Now all roads lead to France and heavy is the tread
Of the living; but the dead returning lightly dance.
Edward Thomas, Roads

Friday, November 25, 2016

When Johnny Doesn't Come Marching Home
reviewed by Peter L. Belmonte

When Johnny Doesn't Come Marching Home

by Marian Small
FriesenPress, 2016

John Small, 1912
Defiance, Ohio, Football Squad

When Marian Small inherited a package of her father's letters and diary, she knew exactly what she had to do. As a genealogist and family historian, Marian had already written extensively about her family. With the information about her father's World War I service in her possession, she set about to write his story, too.

John R. Small enlisted in the Ohio National Guard and served on the Mexican border in 1916. After the declaration of war his unit was federalized and he became a sergeant in company G, 147th Infantry Regiment, 37th Division. In 1917 John married Mary, a young lady he had met in the service. Throughout training he proved to be an efficient and capable leader of his men. Due to a shortage of officers, John was de facto platoon leader from the time of his departure for France in June 1918. His leadership was recognized, and in early September he was promoted to first sergeant of Company G.

During the Meuse-Argonne Offensive, while advancing under shellfire with his company, John was struck by shell splinters, and his legs were "mangled." He spent six months flat on his back in Army hospitals in France, during which time he underwent many operations on his legs. Returning home in March 1919, John was carried down the ship's gangplank to the dock, hence this book's title.

John's War Mementos 

The section on John's postwar life is poignant. After returning to the United States, he remained in Army hospitals, still flat on his back, and subject to more operations. At one point, after being allowed the use of a wheelchair and tired of awaiting permission to leave the hospital to visit his family, John went AWOL with the help of a friend. Upon his return he was court-martialed and reduced in rank to private. Finally, he received his discharge from the Army in November 1920. His wounds left him "crippled" for life, his right leg virtually useless. John's struggle to obtain full compensation from the government, as well as reinstatement of his rank as first sergeant, were for naught.

John's letters and diary record the common concerns of a World War I soldier; all of his letters to Mary are tender and reflect the great love and care he had for his young newlywed wife.

Marian Small self-published this book through FriesenPress; this in itself is not a problem, but the book would have benefited had a military historian been able to supply some editing, especially with regard to military terms and unit composition. Small has included photographs of some pages from her father's diary; comparing the actual handwritten diary entries to Marian Small's text, we find that she has altered some of the entries and moved and combined some entries. For example, the exciting diary entry recording John's wound is not the same as Marian's text; she appears to have added some information, probably from some letters John had written. In none of the few examples that I examined was the sense of John's meaning altered, yet this is a serious drawback because we don't know for sure what has been amplified or changed from John Small's original diary entries.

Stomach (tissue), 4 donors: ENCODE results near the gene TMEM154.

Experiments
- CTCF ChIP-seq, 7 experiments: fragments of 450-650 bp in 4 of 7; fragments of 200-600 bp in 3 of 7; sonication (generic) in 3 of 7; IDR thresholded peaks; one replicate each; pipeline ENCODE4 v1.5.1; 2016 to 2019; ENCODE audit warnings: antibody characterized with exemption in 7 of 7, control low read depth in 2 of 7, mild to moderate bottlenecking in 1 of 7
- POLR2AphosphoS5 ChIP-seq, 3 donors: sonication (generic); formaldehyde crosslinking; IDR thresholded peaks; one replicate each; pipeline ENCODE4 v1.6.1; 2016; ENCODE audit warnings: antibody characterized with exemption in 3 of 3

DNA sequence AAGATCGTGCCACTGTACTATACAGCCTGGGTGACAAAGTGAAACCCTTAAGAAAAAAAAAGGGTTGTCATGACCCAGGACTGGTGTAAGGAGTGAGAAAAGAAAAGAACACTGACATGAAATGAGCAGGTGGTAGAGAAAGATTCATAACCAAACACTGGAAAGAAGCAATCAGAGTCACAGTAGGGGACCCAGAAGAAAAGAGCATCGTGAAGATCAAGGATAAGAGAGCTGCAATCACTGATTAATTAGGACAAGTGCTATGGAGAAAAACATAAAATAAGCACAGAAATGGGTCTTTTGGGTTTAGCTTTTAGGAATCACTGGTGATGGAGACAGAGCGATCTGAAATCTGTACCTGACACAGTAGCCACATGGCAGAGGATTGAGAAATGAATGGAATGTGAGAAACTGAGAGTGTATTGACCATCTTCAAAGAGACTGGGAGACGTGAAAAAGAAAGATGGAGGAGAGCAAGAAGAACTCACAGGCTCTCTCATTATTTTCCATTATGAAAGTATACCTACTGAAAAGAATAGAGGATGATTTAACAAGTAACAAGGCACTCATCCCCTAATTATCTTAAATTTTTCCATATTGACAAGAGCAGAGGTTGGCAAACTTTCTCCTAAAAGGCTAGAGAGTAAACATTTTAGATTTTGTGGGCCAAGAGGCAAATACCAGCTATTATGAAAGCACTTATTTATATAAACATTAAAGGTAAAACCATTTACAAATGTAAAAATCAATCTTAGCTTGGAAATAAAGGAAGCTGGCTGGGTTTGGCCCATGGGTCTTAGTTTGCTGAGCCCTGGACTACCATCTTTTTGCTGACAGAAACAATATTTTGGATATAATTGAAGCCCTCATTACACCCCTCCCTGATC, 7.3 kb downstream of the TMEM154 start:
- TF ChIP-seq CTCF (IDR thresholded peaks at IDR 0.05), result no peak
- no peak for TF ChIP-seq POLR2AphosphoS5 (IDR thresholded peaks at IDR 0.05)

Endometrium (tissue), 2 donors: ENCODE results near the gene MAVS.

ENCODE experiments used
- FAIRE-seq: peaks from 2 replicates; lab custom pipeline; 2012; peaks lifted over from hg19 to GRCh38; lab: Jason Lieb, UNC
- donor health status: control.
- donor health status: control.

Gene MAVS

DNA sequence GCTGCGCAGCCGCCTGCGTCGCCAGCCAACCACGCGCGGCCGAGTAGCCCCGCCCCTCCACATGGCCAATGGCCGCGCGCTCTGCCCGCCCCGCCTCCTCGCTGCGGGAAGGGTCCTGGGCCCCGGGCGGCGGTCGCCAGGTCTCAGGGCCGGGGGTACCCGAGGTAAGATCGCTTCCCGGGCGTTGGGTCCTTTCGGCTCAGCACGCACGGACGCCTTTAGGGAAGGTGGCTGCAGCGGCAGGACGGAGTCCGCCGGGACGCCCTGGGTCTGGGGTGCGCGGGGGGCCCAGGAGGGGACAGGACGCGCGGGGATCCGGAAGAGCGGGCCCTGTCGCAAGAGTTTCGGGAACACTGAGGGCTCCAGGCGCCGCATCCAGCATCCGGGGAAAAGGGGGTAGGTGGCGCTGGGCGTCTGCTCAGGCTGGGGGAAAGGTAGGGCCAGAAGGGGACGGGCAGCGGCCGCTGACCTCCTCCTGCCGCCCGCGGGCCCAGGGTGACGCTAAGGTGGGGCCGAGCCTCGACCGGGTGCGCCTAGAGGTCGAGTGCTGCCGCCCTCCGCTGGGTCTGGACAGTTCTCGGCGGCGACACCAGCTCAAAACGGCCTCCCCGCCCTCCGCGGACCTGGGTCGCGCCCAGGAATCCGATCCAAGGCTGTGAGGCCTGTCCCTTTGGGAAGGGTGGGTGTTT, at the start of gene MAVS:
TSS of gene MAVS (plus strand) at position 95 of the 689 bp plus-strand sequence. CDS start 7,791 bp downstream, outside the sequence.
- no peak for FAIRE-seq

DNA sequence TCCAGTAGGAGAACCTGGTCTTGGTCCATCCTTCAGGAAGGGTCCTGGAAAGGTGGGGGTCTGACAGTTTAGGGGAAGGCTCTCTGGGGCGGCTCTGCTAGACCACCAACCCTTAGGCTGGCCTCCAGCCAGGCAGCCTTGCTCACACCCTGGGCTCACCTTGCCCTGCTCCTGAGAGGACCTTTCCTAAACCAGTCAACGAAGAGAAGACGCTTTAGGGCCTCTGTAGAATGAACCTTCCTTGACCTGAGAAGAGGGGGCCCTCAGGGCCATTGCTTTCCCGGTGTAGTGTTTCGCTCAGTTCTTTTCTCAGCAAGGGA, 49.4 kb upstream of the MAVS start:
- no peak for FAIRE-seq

The book has no footnotes or end notes, nor is there an index, but Marian has included a selected bibliography. Dozens of photographs from her father's collection are reprinted, augmented by photos Marian has culled from other sources. Readers should remember that this book was not written by a military historian seeking to present a scholarly study. Rather it was written by a family historian for the purposes of recording a soldier's history and preserving his memory for future generations. As such, the book should be considered more of a family heirloom or remembrance rather than a scholarly addition to the growing volume of diaries, letters, and memoirs of American soldiers during the war. Nevertheless, Marian Small is to be commended for publishing her father's documents; it would be wonderful if more people searched their own family archives and perform a similar service.

Peter L. Belmonte


  1. A typical act of senseless stupidity on the part of the Army. His a battle being waged a hundred years later by other generations of wounded warriors.

  2. A fascinating and moving personal account. So many WWI veterans were still suffering when WWII broke out.

  3. Not just Army stupidity. A non caring public who watched thousands of the wounded suffer and fought the pensions they deserved. That same public closed their eyes to the conditions that would create WW2. Now they are revered as the greatest generation.